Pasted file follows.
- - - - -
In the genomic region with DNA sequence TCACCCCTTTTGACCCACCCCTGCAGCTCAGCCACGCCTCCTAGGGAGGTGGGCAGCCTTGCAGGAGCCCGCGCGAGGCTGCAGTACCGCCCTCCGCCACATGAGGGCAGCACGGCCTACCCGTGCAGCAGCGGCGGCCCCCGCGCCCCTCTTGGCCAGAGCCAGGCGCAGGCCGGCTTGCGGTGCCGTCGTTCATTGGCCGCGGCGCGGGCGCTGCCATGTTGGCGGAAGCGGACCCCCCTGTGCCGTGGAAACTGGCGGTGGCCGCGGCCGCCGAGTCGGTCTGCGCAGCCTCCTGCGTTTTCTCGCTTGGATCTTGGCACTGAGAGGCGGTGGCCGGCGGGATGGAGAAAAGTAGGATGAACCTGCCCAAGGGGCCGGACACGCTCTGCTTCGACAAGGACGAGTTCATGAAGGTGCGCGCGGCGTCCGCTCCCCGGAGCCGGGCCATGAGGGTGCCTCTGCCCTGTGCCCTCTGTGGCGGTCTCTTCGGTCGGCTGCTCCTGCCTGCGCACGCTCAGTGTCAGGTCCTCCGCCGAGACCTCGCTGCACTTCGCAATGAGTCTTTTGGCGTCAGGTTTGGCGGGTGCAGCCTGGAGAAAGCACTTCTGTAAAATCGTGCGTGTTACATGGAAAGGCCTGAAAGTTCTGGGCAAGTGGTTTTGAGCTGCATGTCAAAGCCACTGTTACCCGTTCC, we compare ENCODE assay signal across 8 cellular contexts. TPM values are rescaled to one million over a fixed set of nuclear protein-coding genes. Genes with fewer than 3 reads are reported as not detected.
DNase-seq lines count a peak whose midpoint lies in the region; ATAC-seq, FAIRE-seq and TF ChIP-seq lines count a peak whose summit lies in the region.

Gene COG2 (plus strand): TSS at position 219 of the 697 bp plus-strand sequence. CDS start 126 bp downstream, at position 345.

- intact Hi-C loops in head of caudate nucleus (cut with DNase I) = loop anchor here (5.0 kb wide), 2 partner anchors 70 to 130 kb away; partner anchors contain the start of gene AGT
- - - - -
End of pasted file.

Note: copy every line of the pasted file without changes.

In the genomic region with DNA sequence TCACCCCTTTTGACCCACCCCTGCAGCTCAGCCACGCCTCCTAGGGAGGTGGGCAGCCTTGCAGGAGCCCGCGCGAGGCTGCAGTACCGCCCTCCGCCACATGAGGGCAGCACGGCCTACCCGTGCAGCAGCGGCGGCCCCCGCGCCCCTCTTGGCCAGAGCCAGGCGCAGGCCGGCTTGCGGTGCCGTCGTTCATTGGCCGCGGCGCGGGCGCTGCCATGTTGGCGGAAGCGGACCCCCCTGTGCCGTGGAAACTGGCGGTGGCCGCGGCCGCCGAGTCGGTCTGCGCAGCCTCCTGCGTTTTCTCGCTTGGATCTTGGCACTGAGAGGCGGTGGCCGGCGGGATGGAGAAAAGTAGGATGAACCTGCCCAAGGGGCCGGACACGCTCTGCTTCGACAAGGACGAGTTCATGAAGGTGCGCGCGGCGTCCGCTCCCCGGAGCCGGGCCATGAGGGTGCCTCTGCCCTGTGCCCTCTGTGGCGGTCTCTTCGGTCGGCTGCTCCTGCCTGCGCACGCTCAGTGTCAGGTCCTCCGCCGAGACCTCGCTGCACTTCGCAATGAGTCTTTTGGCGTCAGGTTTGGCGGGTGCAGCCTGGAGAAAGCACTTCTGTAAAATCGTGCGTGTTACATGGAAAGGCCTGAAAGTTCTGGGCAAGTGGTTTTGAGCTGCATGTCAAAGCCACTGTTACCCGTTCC, we compare ENCODE assay signal across 8 cellular contexts. TPM values are rescaled to one million over a fixed set of nuclear protein-coding genes. Genes with fewer than 3 reads are reported as not detected.
DNase-seq lines count a peak whose midpoint lies in the region; ATAC-seq, FAIRE-seq and TF ChIP-seq lines count a peak whose summit lies in the region.

Gene COG2 (plus strand): TSS at position 219 of the 697 bp plus-strand sequence. CDS start 126 bp downstream, at position 345.

- intact Hi-C loops in head of caudate nucleus (cut with DNase I) = loop anchor here (5.0 kb wide), 2 partner anchors 70 to 130 kb away; partner anchors contain the start of gene AGT